The environmental education field is going through a period of reflection and reexamination in an attempt to overcome decades of practices that have resulted in a nearly homogenous white workforce. This study, led by the Research Group at the Lawrence Hall of Science, was commissioned as part of a planning grant, funded by the Pisces Foundation, to support the design of a professional learning workshop series for outdoor science organizations. Through focus groups with educators of color and a survey of organization leaders, this study sought to better understand how environmental education organizations think about and operationalize equity and inclusion in the work environment. While we acknowledge the many dimensions of diversity and intersectional identities, this study specifically focused on the experiences of environmental educators of color.
The findings presented resonate with much of the research and literature in the field, and continue to highlight how imperative it is that environmental education organizations examine their practices regarding equity and inclusion to ensure that they are being intentional and responsive to the experiences of their staff of color. By presenting these findings, we hope to increase the degree to which organization leaders and white-identifying staff can begin to gain a deeper understanding of the lived experiences of educators of color and can reconcile the ways in which they have been thinking about and operationalizing equity and inclusion in their organizations. We believe that it is critical for all staff, including organization leaders and educators of color, to engage in ongoing dialogue as a means to understand and empathize with each other’s perspectives and lived experiences. Finally, we hope that increased understanding and empathy will encourage a culture of productive reflection and action among outdoor science programs and their leadership.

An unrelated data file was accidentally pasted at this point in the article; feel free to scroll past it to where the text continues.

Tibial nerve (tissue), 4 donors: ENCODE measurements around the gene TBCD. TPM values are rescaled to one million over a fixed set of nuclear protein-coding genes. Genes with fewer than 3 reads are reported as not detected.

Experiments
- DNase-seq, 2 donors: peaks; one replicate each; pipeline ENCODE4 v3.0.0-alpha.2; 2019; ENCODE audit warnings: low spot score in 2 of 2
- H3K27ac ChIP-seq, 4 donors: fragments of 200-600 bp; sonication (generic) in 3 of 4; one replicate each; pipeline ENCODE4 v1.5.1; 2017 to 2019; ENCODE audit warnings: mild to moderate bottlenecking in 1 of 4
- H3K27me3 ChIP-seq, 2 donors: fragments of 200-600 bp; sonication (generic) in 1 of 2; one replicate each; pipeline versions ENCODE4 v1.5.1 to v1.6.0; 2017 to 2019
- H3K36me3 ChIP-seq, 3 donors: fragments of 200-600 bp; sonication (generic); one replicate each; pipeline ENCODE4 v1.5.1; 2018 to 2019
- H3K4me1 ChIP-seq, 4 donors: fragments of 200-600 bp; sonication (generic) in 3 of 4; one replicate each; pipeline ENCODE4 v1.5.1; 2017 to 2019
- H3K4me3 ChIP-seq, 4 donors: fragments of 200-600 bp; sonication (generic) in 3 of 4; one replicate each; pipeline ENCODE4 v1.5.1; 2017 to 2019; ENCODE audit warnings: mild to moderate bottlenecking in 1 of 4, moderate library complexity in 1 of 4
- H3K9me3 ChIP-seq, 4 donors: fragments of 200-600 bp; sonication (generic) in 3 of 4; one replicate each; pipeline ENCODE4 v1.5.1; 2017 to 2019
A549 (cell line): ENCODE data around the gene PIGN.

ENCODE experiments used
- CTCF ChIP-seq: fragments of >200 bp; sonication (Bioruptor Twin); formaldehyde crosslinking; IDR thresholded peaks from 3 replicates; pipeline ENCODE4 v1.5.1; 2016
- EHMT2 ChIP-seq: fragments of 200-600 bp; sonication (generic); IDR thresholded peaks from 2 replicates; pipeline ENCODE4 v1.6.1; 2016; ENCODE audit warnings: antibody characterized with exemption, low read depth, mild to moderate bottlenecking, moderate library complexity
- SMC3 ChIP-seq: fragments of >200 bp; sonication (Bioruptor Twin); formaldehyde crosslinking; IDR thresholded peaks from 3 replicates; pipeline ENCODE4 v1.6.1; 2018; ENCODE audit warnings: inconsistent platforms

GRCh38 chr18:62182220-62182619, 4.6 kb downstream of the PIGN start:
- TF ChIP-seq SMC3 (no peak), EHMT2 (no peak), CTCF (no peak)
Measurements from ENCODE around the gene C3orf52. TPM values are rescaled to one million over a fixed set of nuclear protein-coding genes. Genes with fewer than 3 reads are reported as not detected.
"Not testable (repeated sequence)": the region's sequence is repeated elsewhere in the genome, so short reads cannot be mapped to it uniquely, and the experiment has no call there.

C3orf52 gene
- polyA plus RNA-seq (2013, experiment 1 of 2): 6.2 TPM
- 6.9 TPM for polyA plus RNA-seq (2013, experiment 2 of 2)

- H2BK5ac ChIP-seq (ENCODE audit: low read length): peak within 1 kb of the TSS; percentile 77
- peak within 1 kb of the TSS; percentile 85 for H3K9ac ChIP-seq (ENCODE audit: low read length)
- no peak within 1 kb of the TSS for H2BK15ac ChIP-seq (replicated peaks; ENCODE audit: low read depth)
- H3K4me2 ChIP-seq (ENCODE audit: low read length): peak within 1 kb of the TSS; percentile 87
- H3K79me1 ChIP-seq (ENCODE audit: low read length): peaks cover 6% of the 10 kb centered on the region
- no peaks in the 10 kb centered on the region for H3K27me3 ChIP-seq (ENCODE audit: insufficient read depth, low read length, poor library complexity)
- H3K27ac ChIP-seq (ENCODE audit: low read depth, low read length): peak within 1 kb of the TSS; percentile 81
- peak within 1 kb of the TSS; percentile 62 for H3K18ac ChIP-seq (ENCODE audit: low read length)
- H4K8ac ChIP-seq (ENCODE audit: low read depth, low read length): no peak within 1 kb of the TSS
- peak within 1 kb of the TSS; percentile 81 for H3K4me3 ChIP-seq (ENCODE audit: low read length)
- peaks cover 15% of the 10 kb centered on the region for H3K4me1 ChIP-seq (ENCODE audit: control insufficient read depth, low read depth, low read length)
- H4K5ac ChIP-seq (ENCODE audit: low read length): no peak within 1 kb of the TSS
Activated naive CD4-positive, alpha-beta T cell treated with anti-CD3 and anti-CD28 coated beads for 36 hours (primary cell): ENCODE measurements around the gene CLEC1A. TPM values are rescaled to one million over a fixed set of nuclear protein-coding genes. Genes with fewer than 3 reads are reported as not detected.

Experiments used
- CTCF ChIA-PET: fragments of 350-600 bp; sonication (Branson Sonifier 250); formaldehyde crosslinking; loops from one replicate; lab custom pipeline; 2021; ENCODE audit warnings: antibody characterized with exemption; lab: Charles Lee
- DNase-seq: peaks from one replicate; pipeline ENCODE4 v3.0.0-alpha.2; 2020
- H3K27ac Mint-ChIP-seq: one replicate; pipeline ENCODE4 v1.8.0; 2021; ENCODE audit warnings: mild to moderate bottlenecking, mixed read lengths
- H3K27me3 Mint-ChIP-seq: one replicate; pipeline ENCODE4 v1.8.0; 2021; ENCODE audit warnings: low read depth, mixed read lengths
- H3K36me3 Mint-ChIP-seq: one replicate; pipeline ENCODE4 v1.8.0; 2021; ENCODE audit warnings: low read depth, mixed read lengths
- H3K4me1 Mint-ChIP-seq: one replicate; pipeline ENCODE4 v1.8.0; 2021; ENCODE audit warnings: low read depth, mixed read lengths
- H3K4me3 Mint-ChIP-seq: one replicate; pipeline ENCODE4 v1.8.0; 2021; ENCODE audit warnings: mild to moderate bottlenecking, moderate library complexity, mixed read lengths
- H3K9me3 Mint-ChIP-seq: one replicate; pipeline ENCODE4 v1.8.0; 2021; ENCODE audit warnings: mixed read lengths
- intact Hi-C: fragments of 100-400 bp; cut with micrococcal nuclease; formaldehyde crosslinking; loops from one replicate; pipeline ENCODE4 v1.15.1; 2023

Lawrence Hall of Science offers thanks to our co-authors and partner organizations for support and critical perspectives throughout this study. Co-authors Laura Rodriguez, Rena Payan, and Kim Moore Bailey, all from Youth Outside, were critical thought partners through the design and execution of this study to ensure that the methods, instruments, and communication of findings utilized an asset-based approach and minimized potential emotional harm or trauma to study participants. In addition, this report would not have been possible without input and invaluable perspective from: Eric Aaholm of YES Nature to Neighborhood; José González, founder of Latino Outdoors; Charity Maybury, Cristy Rocca, and Francis Taroc, from Crissy Field Center at the Golden Gate National Parks Conservancy. Each of these individuals offered careful consideration of the evaluation tools as well as suggestions about how best to communicate the resulting findings.
Lead funding for this study provided by the Pisces Foundation. Additional funding was provided by the Clarence E. Heller Foundation.